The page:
Beyond the knitting events, correspondence pushed the project forward. Through email, social media, phone calls, and word-of-mouth, the prayer shawl project made its way to people across the country and world including Seattle, Oregon, California, Texas, Illinois, Massachusetts, Maryland, Mexico, and Great Britain. In the end, over 90 people from church knitting groups, senior center knitting groups, friends, family, family of friends, and friends of family contributed to the project through knitting squares, providing music, or financially contributing to the project. Through this process, enough knitted squares were received to not only create the five proposed prayer shawls, but we have enough squares to assemble five more.
Once all of the squares were collected, the prayer shawls were assembled by four people at the final knitting event, at a retirement home, and in the artist’s studio. By using a baseball stitch with light blue yarn, all five shawls were assembled, revealing the variety of color, pattern, and size of the multitude of squares that each knitter hand-made. An embroidered border was professionally added to ensure structure and framing for the prayer shawls.
Once the five prayer shawls were assembled, they were sewn together and installed at the Henry Art Gallery from May 25 through June 20. They were installed in a spiral formation to suggest both a falling of rain and a rising of prayers, the constant push and pull that grief calls out of us in times of mourning. This form allowed people in the installation to walk inside, feel wrapped, and to embed their own prayers into the prayer shawls. The shawls were showcased in this way to both capture more prayers and to inspire action for folks to pray, to reflect, and to send their love to you through these shawls. The exhibition concluded with a Sending Ceremony where a group of folks disassembled the prayer shawls, prayed over them, blessed them, sang over them, and prepared them for delivery for each community.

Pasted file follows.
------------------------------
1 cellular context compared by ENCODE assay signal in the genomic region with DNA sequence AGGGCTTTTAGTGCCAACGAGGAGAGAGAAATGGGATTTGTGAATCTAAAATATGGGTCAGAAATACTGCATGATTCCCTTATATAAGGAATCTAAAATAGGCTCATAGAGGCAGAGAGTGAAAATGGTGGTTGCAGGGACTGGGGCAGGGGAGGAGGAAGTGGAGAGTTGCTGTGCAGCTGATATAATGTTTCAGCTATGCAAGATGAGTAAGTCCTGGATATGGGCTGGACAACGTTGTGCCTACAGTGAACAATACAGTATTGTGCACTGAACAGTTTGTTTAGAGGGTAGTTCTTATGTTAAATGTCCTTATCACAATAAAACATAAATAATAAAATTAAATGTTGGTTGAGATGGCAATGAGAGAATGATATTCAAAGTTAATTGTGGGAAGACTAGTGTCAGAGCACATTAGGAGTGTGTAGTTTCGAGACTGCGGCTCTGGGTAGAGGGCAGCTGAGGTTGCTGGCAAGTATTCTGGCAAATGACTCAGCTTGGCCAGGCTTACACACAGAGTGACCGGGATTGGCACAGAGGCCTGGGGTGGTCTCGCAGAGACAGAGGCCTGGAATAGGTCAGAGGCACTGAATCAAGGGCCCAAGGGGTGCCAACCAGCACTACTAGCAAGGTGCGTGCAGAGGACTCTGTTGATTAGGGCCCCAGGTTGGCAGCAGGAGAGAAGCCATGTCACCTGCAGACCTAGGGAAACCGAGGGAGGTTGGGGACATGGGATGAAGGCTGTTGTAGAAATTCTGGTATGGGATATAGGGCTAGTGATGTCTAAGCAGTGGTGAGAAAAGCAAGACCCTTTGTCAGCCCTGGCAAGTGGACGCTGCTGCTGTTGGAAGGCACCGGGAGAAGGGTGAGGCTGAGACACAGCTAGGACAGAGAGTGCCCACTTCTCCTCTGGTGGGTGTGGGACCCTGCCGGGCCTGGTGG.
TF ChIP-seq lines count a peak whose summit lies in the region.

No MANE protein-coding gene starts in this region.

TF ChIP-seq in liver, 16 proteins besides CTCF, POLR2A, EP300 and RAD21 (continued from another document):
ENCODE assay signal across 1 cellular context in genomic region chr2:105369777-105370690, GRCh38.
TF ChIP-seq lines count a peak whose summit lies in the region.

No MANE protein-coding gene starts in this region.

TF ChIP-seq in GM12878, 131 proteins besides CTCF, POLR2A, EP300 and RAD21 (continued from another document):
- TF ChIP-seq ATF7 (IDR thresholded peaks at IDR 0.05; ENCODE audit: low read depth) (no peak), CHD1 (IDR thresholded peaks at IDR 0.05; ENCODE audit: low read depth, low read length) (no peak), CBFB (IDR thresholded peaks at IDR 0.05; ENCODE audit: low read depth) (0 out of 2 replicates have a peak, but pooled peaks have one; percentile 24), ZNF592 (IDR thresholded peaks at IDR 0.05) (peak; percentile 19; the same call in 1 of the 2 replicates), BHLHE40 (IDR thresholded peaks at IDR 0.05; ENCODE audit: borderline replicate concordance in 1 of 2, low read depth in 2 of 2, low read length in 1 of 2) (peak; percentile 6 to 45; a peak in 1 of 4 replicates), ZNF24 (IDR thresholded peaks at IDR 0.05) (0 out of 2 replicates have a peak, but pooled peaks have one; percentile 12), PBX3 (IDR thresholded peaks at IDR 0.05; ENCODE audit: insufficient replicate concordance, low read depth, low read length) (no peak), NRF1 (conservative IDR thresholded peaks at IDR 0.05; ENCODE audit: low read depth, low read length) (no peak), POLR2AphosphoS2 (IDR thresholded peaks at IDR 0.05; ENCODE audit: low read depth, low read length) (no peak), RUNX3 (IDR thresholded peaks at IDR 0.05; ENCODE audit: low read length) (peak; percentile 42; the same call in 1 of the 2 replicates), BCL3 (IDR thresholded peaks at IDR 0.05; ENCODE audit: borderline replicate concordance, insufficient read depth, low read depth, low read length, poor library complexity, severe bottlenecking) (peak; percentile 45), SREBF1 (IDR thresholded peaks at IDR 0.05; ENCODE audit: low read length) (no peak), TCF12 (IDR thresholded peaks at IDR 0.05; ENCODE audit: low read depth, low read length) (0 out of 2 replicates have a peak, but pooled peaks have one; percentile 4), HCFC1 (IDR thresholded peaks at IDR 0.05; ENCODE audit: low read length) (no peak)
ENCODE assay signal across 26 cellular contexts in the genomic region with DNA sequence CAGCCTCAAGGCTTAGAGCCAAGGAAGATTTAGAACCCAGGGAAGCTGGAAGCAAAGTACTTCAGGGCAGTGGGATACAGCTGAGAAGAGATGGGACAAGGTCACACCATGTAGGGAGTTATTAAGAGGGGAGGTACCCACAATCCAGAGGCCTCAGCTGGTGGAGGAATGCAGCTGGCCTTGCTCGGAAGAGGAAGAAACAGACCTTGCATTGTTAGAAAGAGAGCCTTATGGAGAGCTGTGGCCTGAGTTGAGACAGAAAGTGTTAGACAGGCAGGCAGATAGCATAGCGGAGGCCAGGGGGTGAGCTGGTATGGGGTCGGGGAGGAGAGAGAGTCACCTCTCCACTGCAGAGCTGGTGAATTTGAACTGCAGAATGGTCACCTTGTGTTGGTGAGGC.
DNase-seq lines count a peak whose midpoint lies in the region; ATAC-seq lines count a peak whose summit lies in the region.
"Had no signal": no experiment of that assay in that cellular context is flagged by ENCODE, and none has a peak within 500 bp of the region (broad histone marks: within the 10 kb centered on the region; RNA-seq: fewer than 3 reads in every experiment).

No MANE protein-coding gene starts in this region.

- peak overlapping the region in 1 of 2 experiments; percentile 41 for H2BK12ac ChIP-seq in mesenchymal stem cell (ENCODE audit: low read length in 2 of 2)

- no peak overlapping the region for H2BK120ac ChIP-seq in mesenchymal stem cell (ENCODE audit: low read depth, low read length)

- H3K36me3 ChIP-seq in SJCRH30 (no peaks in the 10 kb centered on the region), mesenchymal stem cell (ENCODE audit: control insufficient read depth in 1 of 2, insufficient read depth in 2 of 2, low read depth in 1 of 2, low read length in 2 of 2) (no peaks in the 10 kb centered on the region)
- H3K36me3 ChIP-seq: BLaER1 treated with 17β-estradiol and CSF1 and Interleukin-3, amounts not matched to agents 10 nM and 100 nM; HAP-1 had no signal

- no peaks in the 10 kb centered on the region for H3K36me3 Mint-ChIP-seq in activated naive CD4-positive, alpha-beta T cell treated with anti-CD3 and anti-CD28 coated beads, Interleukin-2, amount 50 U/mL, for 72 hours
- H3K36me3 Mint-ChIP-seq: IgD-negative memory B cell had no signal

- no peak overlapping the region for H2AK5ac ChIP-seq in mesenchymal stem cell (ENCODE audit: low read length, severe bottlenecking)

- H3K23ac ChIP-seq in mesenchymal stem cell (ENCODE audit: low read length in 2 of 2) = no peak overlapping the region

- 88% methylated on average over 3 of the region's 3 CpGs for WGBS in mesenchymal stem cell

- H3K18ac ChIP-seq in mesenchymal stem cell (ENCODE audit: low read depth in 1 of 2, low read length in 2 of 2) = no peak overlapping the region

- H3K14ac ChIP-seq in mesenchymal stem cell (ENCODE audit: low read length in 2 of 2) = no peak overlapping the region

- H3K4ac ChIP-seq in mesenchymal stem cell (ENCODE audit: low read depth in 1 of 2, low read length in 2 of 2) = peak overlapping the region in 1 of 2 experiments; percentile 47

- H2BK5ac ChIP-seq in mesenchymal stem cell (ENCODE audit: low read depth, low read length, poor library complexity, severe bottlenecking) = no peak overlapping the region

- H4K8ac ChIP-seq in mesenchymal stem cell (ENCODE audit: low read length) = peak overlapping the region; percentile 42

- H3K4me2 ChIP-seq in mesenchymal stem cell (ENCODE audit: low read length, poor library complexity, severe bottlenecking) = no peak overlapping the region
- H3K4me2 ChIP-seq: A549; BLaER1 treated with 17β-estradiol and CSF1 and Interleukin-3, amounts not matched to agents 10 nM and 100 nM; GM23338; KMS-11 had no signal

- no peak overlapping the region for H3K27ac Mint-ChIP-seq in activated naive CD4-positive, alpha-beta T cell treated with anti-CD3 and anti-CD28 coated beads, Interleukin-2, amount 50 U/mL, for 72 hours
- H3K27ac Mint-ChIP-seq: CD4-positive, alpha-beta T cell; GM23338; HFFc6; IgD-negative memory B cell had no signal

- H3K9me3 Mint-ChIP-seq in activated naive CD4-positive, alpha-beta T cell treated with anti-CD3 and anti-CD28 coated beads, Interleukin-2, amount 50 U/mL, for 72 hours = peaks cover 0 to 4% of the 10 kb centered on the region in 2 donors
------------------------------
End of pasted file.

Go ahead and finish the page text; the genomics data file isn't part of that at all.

We hope that this prayer shawls can serve as a symbol of the Love that binds all of us. We still hold your community in our hearts, and we hope this shawl brings warmth and love in this time.
Recipients of the first 5 shawls:
Al Noor Mosque and Linwood Islamic Centre
Christchurch, New Zealand
Tree of Life Congregation
Pittsburgh, PA, USA
Emanuel African Methodist Episcopal Church
Charleston, SC, USA
Marjory Stoneman Douglas High School
Parkland, FL, USA
Below is the text and instructions for corresponding the knitting of over 580 squares:
Blanketing the wounded with love. Every stitch is a prayer from our hands to their hearts.
I NEED YOUR HELP TO RESPOND TO THE TRAUMA OF MASS SHOOTINGS.
A gunman, fueled by hatred and white-supremacist ideologies, killed 51 Muslims during Friday prayers.
Before that, the cities of Pittsburgh, Charleston and Parkland were traumatized by mass murders.
In communities where mass shootings have occurred, the survivors and their communities continue processing through the trauma and grief.
WHAT CAN I DO ABOUT THIS?
I am an artist. A knitter. A musician. A Christian.
I have determined that my impact can best be made by applying who I am and what I do to the pain and trauma of mass shootings.
I will make a stand for peace, compassion and understanding. We are children of the same God. We must support and love one another.
I will knit my prayers for peace and love into cloths that can carry them around the world.
HOW CAN YOU HELP?
By joining me to knit this prayer cloth in community. Each stitch we knit is a prayer that we learn to love our neighbors as ourselves.
Now that we have all of the squares needed to complete 5 more shawls, raising funds is the next priority to help embroider prayers and sew edges of fabric onto each prayer shawl.
Please send knitted squares and money by May 8th to ensure we can get everything done in time for sending.
THEN WHAT HAPPENS?
1. The large prayer cloth, made of our knitted squares will be displayed at the Henry Gallery between May 25 and June 23rd as part of my thesis work.
2. Connected by yarn and embroidered edges, the one large prayer cloth will be divided into five separate cloths. The extra prayer shawls will be stitched together and brought to the Sending Ceremony on June 20th.
3. As a community, we will bless and send the shawls to 10 communities that have been impacted by gun violence. Each cloth will be sent as a gesture of solidarity, compassion, and love.
I HOPE YOU WILL JOIN THIS JOURNEY.
See you soon! - Connor